Car bombings near Iraq government offices kill at least 130
Sunday, October 25, 2009
At least 132 people were killed on Sunday after two car bombings struck the Iraqi capital of Baghdad. Over 500 were hurt in the attacks, which were the worst to strike the country in over two years.
The attacks occurred at the Justice Ministry building and a provincial government office close to the high-security Green Zone part of the city. The explosions came during rush hour, at 10.30 local time (07.30 UTC).
Officials have warned that the death toll is likely to rise, as rescue workers are still searching underneath the rubble of collapsed buildings to find more bodies.
Sources gave conflicting reports as to whether suicide bombers were involved in the attacks, or whether the bombs had been detonated remotely. According to the police, cars loaded with explosives had been parked in garages close to the targeted buildings.
So many people were wounded in the blasts that private cars helped ambulances transport bodies to local hospitals. Rescue efforts were hindered by the heavy rush hour traffic. The buildings targeted by the bombings caught fire, and officials had to close down roads nearby as fire trucks tried to quell the flames.
Yasmeen Afdhal, 24, who works for the Baghdad provincial administration, was a witness to one of the bombings. He described his experiences: "the walls collapsed and we had to run out. There are many wounded, and I saw them being taken away. They were pulling victims out of the rubble, and rushing them to ambulances."
Iraqi council member Mohammed al-Rubaiey said that about 25 staff members of the Baghdad Provincial Council, which runs the country's capital, died in the bombings.
Hamid Saadi, the owner of a shop near the blast, told the news agency Reuters that the explosion caused significant destruction. "The explosion destroyed everything [...] it's like it was an earthquake, nothing is still in its place," he said.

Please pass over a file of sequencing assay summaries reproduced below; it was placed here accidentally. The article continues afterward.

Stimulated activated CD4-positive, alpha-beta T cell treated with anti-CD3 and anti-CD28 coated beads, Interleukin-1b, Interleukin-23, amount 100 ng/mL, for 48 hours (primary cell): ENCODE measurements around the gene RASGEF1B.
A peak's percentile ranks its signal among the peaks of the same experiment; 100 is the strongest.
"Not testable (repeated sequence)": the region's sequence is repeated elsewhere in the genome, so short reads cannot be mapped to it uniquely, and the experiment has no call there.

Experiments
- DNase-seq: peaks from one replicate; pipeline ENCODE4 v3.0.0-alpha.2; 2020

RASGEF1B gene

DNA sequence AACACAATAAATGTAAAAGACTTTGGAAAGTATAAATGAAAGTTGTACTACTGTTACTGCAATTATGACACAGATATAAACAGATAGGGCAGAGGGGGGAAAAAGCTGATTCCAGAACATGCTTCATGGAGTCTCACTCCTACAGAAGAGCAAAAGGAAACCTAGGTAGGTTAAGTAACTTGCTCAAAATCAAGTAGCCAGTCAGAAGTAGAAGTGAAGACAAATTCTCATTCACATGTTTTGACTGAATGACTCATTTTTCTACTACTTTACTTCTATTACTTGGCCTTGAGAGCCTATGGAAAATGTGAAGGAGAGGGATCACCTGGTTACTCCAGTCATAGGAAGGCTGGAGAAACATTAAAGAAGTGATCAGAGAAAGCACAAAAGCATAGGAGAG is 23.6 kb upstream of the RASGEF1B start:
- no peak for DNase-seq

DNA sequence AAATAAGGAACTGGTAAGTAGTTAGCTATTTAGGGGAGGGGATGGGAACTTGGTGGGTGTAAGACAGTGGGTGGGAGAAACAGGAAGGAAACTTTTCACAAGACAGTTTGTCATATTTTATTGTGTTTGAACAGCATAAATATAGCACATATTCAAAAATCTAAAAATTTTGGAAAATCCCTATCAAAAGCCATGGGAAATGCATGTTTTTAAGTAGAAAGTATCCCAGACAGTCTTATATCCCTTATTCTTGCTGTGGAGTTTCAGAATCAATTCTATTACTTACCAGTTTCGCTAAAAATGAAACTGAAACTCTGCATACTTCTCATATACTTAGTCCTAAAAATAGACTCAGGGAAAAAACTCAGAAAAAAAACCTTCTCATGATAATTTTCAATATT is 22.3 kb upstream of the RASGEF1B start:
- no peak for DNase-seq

A reporter for the BBC said that the force of the blast was so strong that it could be felt for several miles away.
Prime Minister Nouri Maliki accused al-Qaeda of being behind the bombings. "These cowardly terrorist attacks must not affect the determination of the Iraqi people to continue their struggle against the remnants of the dismantled regime and al-Qaeda terrorists, who committed a brutal crime against civilians," he said in a statement. "They want to cause chaos in the nation, hinder the political process and prevent the parliamentary election."
The attacks come ahead of planned elections, which are to be held next January. The authorities have warned that more such attacks could take place by rebels wishing to destabilise Iraq.
While violence in the country has dropped substantially since the height of sectarian fighting, the attacks were the second major security breach in Baghdad - a city filled with checkpoints - in two months. Twin bombings in August of this year struck another two government buildings, killing about 100 people.
- "Baghdad blast toll 'passes 130'" — BBC News Online, October 25, 2009
- Associated Press. "Baghdad car bombs near government offices kill 136" — Google News, October 25, 2009
- "Twin Bombings Rock Central Baghdad, at Least 100 Killed" — VOA News, October 25, 2009
- "Scores dead in Iraq car bombing" — Al Jazeera, October 25, 2009